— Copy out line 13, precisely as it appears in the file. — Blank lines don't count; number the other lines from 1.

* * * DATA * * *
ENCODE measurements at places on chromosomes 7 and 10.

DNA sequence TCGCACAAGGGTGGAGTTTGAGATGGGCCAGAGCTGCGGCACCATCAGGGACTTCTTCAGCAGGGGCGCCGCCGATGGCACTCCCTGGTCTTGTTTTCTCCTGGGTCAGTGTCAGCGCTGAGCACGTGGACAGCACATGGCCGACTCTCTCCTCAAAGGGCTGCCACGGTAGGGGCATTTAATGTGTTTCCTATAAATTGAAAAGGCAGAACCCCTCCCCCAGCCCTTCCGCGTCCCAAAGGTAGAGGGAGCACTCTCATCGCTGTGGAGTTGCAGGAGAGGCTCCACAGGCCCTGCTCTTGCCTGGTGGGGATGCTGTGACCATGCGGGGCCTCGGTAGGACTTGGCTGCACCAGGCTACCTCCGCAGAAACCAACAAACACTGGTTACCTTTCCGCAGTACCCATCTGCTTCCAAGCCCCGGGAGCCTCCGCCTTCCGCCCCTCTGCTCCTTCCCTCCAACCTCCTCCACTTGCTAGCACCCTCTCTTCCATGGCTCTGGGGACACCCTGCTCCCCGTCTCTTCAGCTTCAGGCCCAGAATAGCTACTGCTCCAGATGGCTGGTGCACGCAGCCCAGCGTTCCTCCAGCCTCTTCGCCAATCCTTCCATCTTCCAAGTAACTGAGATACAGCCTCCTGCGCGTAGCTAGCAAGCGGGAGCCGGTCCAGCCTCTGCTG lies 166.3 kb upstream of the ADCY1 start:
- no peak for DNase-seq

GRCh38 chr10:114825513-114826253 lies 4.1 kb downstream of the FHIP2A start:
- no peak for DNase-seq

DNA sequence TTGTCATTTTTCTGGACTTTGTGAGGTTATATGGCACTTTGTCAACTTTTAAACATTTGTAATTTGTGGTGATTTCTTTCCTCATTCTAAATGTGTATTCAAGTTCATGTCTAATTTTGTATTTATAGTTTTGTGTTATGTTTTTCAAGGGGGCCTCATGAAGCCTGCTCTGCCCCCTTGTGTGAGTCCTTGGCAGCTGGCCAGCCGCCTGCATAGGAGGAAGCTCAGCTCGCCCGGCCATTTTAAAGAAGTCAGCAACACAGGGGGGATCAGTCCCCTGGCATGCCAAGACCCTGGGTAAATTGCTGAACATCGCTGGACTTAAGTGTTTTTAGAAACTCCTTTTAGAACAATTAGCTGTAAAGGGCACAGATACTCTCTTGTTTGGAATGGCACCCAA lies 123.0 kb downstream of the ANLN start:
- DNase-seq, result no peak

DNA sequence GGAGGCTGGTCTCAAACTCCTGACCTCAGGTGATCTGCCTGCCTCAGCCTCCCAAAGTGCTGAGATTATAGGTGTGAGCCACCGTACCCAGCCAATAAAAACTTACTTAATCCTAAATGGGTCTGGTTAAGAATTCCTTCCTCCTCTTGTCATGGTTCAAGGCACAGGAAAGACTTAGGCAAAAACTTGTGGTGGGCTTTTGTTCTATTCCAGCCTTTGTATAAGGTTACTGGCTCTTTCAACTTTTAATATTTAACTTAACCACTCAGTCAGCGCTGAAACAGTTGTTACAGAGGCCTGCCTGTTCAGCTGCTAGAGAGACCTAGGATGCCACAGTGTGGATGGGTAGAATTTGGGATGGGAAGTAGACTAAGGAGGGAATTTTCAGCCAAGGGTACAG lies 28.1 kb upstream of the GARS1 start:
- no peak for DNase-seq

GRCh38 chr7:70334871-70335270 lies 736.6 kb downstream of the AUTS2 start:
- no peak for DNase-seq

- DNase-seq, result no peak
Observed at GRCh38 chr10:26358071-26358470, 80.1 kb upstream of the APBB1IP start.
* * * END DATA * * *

Observed at GRCh38 chr10:26358071-26358470, 80.1 kb upstream of the APBB1IP start.